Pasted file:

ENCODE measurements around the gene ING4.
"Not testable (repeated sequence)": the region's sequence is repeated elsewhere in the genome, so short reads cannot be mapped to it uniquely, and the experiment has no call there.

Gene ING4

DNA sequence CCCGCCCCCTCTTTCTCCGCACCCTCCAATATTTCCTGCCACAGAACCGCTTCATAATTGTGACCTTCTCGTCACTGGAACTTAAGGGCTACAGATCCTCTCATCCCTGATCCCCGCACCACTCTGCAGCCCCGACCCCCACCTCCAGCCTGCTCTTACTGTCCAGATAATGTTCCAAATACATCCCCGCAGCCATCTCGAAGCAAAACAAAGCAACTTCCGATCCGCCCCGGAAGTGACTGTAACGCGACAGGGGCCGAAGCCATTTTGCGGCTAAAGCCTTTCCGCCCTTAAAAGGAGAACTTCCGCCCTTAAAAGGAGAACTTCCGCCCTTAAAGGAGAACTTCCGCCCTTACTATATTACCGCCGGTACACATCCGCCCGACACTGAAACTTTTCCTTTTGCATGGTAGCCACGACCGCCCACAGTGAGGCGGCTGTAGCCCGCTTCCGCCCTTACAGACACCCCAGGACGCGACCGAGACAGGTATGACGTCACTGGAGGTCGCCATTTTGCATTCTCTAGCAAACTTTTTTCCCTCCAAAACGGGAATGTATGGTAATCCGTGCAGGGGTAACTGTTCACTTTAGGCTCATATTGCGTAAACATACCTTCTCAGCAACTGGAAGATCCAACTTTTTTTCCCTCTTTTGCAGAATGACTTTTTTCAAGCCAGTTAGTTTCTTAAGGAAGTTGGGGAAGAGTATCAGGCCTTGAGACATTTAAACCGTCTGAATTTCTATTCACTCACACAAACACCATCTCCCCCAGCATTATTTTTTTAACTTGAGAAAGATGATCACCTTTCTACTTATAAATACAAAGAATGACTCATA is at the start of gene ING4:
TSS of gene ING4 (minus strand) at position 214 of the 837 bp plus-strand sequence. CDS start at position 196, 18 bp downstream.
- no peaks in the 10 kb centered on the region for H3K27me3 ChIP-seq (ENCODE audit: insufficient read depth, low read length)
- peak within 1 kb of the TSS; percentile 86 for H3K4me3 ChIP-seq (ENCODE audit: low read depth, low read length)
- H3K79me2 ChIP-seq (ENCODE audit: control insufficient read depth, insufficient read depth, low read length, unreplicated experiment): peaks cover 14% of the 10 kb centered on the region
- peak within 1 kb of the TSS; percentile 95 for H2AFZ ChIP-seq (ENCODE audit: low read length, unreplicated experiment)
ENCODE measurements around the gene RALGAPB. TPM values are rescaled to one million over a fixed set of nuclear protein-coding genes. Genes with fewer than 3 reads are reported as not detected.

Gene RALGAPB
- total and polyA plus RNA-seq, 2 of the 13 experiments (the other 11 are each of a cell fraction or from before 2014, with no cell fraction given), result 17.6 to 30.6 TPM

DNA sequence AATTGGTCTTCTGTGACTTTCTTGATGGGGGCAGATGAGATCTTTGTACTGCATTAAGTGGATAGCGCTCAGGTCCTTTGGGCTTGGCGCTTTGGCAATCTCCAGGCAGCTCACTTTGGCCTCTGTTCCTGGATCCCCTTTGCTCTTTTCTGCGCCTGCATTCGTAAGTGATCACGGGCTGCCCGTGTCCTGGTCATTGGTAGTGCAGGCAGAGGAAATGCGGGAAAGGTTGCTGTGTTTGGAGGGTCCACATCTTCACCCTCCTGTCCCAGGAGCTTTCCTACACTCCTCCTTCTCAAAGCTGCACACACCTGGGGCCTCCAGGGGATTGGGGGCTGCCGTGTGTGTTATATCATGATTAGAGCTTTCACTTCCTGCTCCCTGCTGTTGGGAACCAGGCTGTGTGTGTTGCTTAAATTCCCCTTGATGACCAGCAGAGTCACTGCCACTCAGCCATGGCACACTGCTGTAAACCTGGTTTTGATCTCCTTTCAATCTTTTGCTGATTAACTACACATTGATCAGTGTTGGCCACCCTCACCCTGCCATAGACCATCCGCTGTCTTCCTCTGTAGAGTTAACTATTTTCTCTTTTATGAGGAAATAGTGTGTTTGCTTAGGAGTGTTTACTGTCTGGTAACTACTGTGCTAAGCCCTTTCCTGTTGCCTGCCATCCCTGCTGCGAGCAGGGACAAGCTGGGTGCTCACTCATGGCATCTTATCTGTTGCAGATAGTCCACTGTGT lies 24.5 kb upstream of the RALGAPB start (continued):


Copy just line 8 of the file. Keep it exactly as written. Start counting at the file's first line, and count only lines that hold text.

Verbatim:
- H3K79me2 ChIP-seq (ENCODE audit: control insufficient read depth, insufficient read depth, low read length, unreplicated experiment): peaks cover 14% of the 10 kb centered on the region